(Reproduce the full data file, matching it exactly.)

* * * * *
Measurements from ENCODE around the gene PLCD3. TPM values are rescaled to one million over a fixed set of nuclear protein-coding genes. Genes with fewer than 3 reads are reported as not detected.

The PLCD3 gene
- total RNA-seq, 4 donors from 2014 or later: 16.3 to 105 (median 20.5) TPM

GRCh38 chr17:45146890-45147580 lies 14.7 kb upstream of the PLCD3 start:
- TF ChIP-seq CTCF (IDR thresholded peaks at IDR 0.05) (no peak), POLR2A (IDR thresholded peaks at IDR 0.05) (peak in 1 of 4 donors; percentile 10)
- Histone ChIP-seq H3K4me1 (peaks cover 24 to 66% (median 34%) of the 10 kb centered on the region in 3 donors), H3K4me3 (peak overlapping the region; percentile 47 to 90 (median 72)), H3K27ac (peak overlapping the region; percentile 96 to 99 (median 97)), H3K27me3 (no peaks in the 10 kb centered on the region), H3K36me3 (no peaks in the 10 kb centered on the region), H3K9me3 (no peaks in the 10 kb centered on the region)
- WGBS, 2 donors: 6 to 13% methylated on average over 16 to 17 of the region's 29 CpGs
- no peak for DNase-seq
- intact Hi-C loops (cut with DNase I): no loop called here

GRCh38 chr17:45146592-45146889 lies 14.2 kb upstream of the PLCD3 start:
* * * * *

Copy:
Measurements from ENCODE around the gene PLCD3. TPM values are rescaled to one million over a fixed set of nuclear protein-coding genes. Genes with fewer than 3 reads are reported as not detected.

The PLCD3 gene
- total RNA-seq, 4 donors from 2014 or later: 16.3 to 105 (median 20.5) TPM

GRCh38 chr17:45146890-45147580 lies 14.7 kb upstream of the PLCD3 start:
- TF ChIP-seq CTCF (IDR thresholded peaks at IDR 0.05) (no peak), POLR2A (IDR thresholded peaks at IDR 0.05) (peak in 1 of 4 donors; percentile 10)
- Histone ChIP-seq H3K4me1 (peaks cover 24 to 66% (median 34%) of the 10 kb centered on the region in 3 donors), H3K4me3 (peak overlapping the region; percentile 47 to 90 (median 72)), H3K27ac (peak overlapping the region; percentile 96 to 99 (median 97)), H3K27me3 (no peaks in the 10 kb centered on the region), H3K36me3 (no peaks in the 10 kb centered on the region), H3K9me3 (no peaks in the 10 kb centered on the region)
- WGBS, 2 donors: 6 to 13% methylated on average over 16 to 17 of the region's 29 CpGs
- no peak for DNase-seq
- intact Hi-C loops (cut with DNase I): no loop called here

GRCh38 chr17:45146592-45146889 lies 14.2 kb upstream of the PLCD3 start: